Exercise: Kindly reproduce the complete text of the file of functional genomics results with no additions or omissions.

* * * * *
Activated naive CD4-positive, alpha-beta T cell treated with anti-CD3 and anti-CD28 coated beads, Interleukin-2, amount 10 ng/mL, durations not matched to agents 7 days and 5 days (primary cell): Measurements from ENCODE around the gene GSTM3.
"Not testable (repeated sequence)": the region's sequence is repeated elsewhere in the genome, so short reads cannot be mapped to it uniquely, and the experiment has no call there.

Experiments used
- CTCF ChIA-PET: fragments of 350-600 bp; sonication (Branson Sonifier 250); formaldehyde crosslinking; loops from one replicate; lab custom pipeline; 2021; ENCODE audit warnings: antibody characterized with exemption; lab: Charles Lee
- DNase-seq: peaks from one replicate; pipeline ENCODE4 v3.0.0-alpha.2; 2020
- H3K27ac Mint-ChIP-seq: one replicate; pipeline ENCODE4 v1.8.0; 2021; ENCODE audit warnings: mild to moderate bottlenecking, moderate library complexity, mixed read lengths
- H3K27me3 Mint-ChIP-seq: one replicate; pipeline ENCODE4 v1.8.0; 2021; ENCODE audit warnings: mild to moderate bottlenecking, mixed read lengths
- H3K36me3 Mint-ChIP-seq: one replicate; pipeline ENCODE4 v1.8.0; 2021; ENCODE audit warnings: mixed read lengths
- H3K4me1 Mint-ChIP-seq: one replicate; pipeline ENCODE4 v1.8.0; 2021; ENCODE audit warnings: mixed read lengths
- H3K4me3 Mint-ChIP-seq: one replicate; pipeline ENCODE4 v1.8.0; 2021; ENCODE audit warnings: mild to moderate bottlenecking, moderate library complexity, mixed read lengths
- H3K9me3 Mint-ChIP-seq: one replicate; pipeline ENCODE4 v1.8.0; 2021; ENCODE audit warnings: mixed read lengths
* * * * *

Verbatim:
Activated naive CD4-positive, alpha-beta T cell treated with anti-CD3 and anti-CD28 coated beads, Interleukin-2, amount 10 ng/mL, durations not matched to agents 7 days and 5 days (primary cell): Measurements from ENCODE around the gene GSTM3.
"Not testable (repeated sequence)": the region's sequence is repeated elsewhere in the genome, so short reads cannot be mapped to it uniquely, and the experiment has no call there.

Experiments used
- CTCF ChIA-PET: fragments of 350-600 bp; sonication (Branson Sonifier 250); formaldehyde crosslinking; loops from one replicate; lab custom pipeline; 2021; ENCODE audit warnings: antibody characterized with exemption; lab: Charles Lee
- DNase-seq: peaks from one replicate; pipeline ENCODE4 v3.0.0-alpha.2; 2020
- H3K27ac Mint-ChIP-seq: one replicate; pipeline ENCODE4 v1.8.0; 2021; ENCODE audit warnings: mild to moderate bottlenecking, moderate library complexity, mixed read lengths
- H3K27me3 Mint-ChIP-seq: one replicate; pipeline ENCODE4 v1.8.0; 2021; ENCODE audit warnings: mild to moderate bottlenecking, mixed read lengths
- H3K36me3 Mint-ChIP-seq: one replicate; pipeline ENCODE4 v1.8.0; 2021; ENCODE audit warnings: mixed read lengths
- H3K4me1 Mint-ChIP-seq: one replicate; pipeline ENCODE4 v1.8.0; 2021; ENCODE audit warnings: mixed read lengths
- H3K4me3 Mint-ChIP-seq: one replicate; pipeline ENCODE4 v1.8.0; 2021; ENCODE audit warnings: mild to moderate bottlenecking, moderate library complexity, mixed read lengths
- H3K9me3 Mint-ChIP-seq: one replicate; pipeline ENCODE4 v1.8.0; 2021; ENCODE audit warnings: mixed read lengths